Christian F. Otto
Benedictine abbey, 16 km from Nördlingen, in the Swabian Alps, Baden-Württemberg, Germany. It was founded in 1095 by Graf Hartmann I von Dillingen. Its first church was built in the 12th century, but in 1695, to mark the 600th anniversary of the monastery, the façade and interior were remodelled in the Baroque style, although the tower, built in 1617–26 by Peter Schwarz (d 1626) in a Romanesque style, was left unaltered. At the same time new service buildings were constructed, and in 1699–1726 new monastic quarters, designed by Michael Weidemann, were built. The final phase of building was the construction of a new church. A site on the northern edge of the monastic complex was prepared in 1745, before an architect had been selected.
In 1747 the abbot Aurelius Braisch engaged Balthasar Neumann to design the church, having been impressed by his Benedictine monastery church of Münsterschwarzach, begun in ...
Palace complex at Oberschleissheim, 18 km north of Munich, consisting of three palaces: the Altes Schloss, Lustheim and the Neues Schloss. William V, Duke of Bavaria, had a simple mansion (1598–1600) built here. His son Maximilian I, Elector of Bavaria, had a large new structure, the Altes Schloss (1616–23; extensively damaged 1944; façade rebuilt 1972–4), erected to plans by Heinrich Schön the elder. A single main storey is articulated by disproportionately broad pilasters above a high half-basement. A steep pitched roof crowns the scheme. An external staircase in symmetrically paired flights leads to a porch, the pediment of which rests on rusticated piers; its pitch differs from that of the gable of the raised central bay behind. The interior decoration was by Peter Candid.
Elector Maximilian II Emanuel had a banqueting house called Lustheim (1684–8) erected to the east, in line with the Altes Schloss. Designed by ...
Christian F. Otto
Pilgrimage church overlooking the River Main, near Banz, Franconia, Germany ( see fig. ). The original chapel was built in 1457 on the site where, in the 1440s, a young shepherd had had visions of the 14 helper saints. According to medieval legend, the helper saints acted as intercessors in times of plague and epidemics. The chapel became an increasingly popular place of pilgrimage, and in 1735 the abbot Stephan Mösinger of the Cistercian monastery at Langheim proposed a larger and more imposing building. Projects were submitted several years later. Gottfried Heinrich Krohne’s plan of 1739 was for a centralized church extended by a small choir where the shrine was to be placed, an impractical design that would not have accommodated processions or provided enough space for visitors to view the shrine. Another proposal of 1737 by Johann Jakob Michael Küchel, who had worked under Balthasar Neumann at Bamberg, placed the shrine beneath a vast dome flanked by spacious transepts....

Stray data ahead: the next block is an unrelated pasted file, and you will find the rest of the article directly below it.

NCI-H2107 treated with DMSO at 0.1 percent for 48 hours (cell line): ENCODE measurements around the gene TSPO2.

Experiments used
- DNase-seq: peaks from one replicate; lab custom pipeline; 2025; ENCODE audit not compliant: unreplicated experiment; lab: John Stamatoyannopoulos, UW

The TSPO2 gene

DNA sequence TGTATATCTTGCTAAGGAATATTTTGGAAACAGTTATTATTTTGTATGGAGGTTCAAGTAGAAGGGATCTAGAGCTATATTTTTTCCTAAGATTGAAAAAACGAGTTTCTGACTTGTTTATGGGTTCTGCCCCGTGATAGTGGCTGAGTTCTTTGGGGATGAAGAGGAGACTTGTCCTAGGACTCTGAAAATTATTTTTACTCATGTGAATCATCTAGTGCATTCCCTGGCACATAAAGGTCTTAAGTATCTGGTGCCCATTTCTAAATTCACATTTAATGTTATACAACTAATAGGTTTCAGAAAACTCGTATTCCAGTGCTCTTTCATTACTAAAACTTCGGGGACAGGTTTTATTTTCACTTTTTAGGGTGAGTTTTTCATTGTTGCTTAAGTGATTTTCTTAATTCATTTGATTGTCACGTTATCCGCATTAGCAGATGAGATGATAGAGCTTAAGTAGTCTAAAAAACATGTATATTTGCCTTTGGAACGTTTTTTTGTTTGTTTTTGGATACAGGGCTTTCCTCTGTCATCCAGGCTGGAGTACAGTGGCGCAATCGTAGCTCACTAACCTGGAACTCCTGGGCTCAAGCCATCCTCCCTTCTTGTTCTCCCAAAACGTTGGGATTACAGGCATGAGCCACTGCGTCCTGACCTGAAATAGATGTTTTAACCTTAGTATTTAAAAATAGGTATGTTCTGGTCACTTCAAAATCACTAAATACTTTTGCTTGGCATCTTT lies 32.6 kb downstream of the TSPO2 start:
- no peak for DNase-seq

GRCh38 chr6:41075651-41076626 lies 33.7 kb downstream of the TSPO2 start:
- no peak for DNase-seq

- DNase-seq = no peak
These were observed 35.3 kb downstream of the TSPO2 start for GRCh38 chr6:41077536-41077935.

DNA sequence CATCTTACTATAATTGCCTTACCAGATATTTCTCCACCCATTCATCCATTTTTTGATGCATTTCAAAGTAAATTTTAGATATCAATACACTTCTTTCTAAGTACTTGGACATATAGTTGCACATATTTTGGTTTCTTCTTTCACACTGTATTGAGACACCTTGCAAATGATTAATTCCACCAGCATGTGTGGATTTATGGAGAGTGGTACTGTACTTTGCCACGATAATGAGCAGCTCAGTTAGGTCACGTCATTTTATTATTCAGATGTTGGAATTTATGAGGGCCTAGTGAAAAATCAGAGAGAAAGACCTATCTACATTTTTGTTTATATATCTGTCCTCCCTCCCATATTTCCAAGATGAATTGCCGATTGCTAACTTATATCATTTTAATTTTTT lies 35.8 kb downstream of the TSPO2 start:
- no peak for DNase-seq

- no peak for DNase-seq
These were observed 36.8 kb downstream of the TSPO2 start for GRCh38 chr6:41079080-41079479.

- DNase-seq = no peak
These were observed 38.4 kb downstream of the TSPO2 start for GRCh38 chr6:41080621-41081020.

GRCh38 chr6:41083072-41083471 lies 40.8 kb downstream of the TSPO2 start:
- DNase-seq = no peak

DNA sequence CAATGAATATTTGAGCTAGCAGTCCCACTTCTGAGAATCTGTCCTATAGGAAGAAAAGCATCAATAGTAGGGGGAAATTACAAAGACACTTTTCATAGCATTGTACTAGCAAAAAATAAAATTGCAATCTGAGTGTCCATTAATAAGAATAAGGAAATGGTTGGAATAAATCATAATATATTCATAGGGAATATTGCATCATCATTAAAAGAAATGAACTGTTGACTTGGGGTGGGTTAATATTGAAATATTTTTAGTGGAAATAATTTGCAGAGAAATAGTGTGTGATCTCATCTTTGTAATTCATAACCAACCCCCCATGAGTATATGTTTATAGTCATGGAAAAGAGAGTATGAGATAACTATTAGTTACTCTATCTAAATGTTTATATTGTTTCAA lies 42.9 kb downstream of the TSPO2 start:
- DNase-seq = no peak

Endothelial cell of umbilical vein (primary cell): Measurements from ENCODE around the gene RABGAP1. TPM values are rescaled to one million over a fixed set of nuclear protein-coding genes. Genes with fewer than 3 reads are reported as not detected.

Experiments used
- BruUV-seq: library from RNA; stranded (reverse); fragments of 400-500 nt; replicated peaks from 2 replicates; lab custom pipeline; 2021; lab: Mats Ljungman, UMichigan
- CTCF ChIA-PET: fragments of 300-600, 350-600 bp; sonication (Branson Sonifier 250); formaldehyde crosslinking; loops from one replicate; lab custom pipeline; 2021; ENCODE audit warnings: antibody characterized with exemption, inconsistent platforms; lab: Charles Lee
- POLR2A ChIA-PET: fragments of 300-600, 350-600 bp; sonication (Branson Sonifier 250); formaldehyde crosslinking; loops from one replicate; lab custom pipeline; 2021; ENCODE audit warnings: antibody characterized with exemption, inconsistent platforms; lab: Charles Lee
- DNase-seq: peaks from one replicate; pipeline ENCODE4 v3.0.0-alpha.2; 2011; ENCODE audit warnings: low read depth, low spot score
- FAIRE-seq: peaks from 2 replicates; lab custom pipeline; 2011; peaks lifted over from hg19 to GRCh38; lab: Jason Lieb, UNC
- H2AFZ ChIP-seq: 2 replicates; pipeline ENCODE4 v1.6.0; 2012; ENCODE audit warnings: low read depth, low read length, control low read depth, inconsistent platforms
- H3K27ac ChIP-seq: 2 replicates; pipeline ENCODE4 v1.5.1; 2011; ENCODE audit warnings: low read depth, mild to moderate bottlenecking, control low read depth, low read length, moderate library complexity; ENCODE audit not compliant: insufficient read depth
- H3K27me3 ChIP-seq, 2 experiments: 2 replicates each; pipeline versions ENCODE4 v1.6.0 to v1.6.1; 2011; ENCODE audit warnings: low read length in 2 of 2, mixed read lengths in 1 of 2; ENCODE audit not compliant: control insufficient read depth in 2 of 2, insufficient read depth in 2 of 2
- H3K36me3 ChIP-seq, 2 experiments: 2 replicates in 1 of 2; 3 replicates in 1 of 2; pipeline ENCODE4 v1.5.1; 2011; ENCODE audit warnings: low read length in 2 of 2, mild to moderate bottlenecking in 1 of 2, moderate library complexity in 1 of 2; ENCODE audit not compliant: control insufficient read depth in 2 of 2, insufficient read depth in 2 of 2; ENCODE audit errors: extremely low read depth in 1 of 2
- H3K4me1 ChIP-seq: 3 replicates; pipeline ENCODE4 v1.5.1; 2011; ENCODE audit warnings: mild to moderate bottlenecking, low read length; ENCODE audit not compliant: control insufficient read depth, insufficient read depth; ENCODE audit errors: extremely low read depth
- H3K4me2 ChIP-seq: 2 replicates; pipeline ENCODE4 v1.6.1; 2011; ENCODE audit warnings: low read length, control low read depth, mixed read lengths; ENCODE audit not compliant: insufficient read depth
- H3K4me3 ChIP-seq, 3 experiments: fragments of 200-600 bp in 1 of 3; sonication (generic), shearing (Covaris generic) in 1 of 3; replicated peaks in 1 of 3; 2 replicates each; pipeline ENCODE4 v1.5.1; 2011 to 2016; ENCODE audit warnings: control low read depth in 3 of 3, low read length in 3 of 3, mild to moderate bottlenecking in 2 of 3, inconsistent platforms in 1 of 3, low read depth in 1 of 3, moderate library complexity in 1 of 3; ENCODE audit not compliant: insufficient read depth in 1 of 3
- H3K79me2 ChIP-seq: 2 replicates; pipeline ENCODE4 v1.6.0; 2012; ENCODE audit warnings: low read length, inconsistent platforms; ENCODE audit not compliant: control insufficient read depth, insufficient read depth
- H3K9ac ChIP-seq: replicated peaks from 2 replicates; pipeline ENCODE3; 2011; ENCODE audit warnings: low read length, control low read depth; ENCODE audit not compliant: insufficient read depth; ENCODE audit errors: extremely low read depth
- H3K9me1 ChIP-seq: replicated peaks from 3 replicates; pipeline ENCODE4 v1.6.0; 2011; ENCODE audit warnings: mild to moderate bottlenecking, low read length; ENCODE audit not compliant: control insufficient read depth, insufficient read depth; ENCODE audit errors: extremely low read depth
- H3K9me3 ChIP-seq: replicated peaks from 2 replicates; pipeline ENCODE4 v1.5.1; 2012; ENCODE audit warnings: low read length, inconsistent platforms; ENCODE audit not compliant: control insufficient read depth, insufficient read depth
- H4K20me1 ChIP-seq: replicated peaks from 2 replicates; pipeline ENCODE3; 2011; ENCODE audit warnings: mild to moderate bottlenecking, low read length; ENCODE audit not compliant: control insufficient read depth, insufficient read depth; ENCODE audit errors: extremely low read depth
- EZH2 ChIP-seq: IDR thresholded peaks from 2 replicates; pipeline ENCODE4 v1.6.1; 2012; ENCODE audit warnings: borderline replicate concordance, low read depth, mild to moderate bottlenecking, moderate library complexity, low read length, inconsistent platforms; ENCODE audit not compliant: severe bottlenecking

( Rome )
In 1746 Cardinal Alessandro Albani acquired a vineyard between the Via Nomentana and the Via Salaria, with the intention of providing a suitable setting for his collection of ancient sculpture (see Antiquarian revivals in Rome, §2 ). From 1758 he was assisted in this collection by his librarian, the antiquary and Neo-classical theorist Johann Joachim Winckelmann. Carlo Marchionni, who had previously worked for the Cardinal at Anzio and Castelgandolfo, was commissioned to design the main palace (for discussion and illustration see Marchionni, Carlo), which was constructed between 1755 and 1762. The result is a late essay in the Roman Baroque. The massive central block in nine bays consists of an open ground floor loggia of compressed Serlianas flanked by banded Ionic pilasters (see Italy, fig. ). Above, the piano nobile is articulated by plain Corinthian pilasters flanking windows with rusticated surrounds surmounted by combined segmental and triangular pediments. The loggia is continued at reduced height and stepped back to create single-storey lateral galleries. In the architecture of the palace only the horizontality and lack of central emphasis of the main block foreshadow the values and interests of Neo-classicism. These are strongly evident, however, in the interiors, decorated and painted by Anton Raphael Mengs (especially the ...